On this May Day, the working class of India is reeling under the brutal onslaught of the COVID-19 pandemic which has so far taken over lives in India since last year. While the deadly disease can affect anybody, it has had the most catastrophic effect on the poorer sections of society.
With over three fourths of the Indian healthcare system in private hands, the costs of receiving adequate healthcare attention are too prohibitive for most workers, and as a result, in vast parts of the country, they have had to simply suffer the alarming damage caused by the coronavirus.
More damaging and sweeping were the effects of the ill-conceived and heartless countrywide lockdown imposed by the Narendra Modi government last year, which led to mass closures of factories and offices, with the unemployment rate zooming up to an unimaginable 24% in April 2020.
The Modi government led the people to believe that the pandemic had receded by the time 2021 arrived. The Prime Minister and the Health Minister declared several times that the pandemic had been vanquished in India. They also declared that vaccines would soon be available to all the people and that would protect them in the future.
This has turned out to be monumentally wrong. The second wave of the pandemic – predicted by almost all scientists – has hit India in the most lethal manner, with daily cases increasing at a blinding near-4 lakh mark every day. More importantly, the disease has spread to the vast hinterland even as people are gasping for oxygen, medicines, transport, hospitals and even getting deprived of dignified last rites.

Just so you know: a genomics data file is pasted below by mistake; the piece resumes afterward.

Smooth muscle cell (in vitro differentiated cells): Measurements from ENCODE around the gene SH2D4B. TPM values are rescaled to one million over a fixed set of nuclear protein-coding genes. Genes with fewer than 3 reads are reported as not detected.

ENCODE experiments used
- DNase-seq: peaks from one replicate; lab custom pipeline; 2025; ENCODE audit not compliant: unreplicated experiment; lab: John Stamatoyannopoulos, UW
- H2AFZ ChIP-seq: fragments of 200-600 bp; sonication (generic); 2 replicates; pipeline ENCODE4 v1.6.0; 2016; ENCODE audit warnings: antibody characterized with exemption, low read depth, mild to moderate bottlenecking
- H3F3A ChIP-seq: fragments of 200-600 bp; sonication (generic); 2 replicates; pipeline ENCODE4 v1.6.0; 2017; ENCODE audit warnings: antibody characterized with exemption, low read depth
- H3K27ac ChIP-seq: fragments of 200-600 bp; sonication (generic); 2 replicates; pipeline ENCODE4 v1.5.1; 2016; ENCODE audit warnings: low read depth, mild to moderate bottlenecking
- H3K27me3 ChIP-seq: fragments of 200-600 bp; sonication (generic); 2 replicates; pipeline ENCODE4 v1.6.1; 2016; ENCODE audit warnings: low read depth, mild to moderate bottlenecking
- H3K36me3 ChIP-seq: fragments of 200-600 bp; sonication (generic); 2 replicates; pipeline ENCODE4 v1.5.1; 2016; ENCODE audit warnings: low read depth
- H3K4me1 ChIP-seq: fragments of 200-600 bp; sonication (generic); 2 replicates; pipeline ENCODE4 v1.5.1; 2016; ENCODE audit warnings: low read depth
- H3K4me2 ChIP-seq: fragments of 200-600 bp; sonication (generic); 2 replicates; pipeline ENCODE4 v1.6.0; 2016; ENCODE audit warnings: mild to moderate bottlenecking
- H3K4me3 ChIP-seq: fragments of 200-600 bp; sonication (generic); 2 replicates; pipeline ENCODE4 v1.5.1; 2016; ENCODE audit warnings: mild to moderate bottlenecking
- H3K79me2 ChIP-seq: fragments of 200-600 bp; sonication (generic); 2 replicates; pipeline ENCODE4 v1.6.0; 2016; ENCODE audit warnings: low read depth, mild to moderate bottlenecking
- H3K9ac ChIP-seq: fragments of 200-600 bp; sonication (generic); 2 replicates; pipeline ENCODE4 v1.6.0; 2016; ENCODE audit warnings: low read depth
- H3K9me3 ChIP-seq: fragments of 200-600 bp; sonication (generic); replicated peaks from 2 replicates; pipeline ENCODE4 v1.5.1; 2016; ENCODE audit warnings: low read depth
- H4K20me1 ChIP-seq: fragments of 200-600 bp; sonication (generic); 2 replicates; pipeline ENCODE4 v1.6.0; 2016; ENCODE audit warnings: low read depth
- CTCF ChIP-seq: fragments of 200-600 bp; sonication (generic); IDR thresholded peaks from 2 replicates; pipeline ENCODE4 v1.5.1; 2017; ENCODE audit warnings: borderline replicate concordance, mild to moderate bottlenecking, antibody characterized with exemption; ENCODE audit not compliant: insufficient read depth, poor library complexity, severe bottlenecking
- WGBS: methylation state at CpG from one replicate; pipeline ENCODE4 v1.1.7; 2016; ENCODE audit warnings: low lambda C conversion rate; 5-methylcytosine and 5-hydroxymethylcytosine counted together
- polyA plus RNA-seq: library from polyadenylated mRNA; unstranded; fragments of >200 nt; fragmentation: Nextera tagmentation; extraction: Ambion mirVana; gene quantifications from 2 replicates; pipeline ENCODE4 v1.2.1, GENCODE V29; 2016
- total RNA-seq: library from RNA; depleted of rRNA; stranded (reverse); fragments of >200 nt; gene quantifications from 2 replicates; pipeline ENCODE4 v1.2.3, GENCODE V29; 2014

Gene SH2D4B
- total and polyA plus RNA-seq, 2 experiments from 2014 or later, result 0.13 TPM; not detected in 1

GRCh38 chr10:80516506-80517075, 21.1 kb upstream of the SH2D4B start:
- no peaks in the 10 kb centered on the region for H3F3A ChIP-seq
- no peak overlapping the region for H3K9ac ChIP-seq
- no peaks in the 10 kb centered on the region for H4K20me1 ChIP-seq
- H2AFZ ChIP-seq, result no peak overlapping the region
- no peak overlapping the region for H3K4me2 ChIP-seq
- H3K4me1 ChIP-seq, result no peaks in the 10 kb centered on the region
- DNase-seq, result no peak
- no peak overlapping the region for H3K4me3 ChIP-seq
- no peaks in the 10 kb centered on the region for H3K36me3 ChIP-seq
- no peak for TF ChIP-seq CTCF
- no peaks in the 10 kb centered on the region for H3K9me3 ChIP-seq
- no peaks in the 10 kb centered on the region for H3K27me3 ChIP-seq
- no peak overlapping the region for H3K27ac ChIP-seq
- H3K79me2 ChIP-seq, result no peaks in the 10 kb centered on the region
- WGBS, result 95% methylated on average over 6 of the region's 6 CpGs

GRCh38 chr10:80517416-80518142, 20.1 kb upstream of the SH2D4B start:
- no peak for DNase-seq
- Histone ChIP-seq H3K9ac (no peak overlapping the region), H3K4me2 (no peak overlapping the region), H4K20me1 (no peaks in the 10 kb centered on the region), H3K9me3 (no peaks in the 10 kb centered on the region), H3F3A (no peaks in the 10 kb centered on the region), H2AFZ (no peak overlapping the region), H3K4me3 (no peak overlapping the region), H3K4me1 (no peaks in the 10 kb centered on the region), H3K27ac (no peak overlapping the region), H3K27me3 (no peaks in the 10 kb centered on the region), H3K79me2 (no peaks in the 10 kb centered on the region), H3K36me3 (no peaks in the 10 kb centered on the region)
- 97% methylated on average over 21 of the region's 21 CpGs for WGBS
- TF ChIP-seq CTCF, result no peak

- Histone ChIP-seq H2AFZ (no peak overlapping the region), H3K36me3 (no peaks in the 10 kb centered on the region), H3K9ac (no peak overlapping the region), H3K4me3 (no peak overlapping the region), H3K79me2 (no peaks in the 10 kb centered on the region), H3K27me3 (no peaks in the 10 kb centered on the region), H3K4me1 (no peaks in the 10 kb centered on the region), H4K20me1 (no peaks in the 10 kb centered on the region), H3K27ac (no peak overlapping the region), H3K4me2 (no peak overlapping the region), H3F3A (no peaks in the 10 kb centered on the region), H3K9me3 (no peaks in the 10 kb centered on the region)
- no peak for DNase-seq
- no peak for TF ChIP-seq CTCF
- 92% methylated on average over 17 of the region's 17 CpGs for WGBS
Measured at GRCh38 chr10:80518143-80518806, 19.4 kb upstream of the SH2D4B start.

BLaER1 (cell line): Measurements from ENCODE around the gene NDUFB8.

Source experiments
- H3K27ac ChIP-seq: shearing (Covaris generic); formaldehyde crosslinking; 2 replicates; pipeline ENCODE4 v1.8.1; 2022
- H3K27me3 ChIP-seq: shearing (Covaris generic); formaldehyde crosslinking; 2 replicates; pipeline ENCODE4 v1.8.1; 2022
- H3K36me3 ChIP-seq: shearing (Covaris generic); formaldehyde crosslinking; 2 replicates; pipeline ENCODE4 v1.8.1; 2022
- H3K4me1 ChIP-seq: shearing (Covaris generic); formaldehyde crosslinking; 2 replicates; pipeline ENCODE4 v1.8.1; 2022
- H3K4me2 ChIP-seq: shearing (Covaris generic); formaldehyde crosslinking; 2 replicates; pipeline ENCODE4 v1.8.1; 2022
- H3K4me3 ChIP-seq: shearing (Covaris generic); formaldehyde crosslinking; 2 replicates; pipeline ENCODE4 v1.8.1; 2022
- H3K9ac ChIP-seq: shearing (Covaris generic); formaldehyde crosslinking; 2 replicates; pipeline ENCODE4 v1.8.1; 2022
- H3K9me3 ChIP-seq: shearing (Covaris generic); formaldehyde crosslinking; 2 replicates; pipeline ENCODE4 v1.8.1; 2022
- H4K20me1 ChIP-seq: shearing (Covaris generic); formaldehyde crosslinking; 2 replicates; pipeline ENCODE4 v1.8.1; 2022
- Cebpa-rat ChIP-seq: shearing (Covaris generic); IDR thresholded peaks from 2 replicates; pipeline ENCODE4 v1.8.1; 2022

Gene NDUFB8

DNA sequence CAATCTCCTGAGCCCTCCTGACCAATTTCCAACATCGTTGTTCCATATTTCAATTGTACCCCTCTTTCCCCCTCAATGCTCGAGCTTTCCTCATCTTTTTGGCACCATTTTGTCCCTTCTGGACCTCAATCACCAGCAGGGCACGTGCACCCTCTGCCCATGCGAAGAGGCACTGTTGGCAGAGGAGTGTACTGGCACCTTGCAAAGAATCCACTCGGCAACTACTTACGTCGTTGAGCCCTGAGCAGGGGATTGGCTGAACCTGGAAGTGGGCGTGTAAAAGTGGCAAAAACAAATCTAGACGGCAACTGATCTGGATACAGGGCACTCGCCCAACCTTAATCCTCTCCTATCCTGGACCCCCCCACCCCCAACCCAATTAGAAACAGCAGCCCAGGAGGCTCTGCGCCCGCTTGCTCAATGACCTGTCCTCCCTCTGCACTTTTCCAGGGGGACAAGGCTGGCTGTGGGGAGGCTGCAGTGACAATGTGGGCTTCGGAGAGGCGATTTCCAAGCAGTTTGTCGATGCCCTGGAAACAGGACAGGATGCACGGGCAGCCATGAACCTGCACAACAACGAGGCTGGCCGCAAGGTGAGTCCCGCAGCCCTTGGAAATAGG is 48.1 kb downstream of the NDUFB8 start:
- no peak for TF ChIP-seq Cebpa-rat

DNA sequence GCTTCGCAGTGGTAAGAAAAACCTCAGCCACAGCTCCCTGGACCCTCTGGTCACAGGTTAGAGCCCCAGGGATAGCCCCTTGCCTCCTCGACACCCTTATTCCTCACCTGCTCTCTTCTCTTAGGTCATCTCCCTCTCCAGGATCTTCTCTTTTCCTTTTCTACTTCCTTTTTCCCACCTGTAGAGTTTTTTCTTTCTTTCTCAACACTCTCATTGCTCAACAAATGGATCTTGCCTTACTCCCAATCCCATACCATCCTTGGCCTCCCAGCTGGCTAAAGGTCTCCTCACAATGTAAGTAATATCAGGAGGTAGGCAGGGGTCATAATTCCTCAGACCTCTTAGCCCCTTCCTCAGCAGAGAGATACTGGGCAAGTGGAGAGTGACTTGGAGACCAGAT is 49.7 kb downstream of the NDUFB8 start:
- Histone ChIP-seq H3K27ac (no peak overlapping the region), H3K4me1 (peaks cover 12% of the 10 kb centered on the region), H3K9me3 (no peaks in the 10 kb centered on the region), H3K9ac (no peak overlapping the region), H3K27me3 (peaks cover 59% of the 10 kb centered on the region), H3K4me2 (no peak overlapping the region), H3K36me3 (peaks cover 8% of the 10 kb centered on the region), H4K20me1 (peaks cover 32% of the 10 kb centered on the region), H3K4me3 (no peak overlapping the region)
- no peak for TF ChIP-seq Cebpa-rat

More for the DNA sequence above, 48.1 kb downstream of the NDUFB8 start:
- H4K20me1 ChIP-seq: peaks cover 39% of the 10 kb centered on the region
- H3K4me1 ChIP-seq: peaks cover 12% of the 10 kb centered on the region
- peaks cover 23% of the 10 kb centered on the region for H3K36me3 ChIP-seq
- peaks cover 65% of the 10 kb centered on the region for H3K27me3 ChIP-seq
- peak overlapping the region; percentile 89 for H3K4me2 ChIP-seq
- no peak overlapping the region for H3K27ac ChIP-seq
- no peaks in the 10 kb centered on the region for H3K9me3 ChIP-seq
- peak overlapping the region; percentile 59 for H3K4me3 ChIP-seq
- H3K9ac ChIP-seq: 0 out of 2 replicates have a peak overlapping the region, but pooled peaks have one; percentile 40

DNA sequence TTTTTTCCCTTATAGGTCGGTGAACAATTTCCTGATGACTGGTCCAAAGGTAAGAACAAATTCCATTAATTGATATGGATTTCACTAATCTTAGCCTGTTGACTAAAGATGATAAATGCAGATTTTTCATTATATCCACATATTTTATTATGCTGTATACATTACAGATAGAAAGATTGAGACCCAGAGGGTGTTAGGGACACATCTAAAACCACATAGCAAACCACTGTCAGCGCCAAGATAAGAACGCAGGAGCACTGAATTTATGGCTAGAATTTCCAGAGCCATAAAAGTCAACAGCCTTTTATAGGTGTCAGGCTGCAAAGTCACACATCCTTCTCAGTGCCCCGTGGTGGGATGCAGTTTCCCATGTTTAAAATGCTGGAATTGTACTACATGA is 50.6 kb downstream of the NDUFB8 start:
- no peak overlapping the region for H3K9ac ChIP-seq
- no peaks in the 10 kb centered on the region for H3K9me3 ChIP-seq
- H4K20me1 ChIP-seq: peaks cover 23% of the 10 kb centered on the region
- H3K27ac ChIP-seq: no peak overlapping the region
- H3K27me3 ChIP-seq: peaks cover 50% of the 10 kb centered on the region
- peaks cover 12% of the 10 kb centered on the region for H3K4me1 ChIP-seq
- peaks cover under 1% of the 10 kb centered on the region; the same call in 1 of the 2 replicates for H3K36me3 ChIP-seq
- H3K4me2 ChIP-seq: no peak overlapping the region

Afraid of imposing a lockdown after last year’s harrowing experience, the Central government has passed on the responsibility of fighting the pandemic to the state governments which, in turn, are whimsically declaring restrictions of this and that kind – somewhere there are weekend lockdowns, somewhere night curfews, and so on.
But, just like last year, no attention or thought is being given to the most crucial, life and death question that faces working class families – how to sustain themselves when earnings are stopped, or conversely, how to save oneself from the virus if one is forced to work even in the midst of the raging pandemic?
PROVIDE ECONOMIC SUPPORT
The Joint Platform of Central Trade Unions, consisting of 10 central trade unions and several sectoral federations has issued one of the most far-reaching and important demand charters for this May Day. Among various other issues, it demands that all families (that do not pay income tax) should be given direct financial support of Rs.7,500 per month for the coming months to tide over the earnings loss that they are bound to suffer because of the pandemic and/or the restrictions imposed because of it.
In addition, the Joint Platform has demanded that all families be provided 10 kg foodgrain per person for the coming three months.
These two demands, though minimal, will help the country’s vast toiling people, as most of them depend on daily earnings through hard labour, and either getting sick or having to sit at home because of COVID r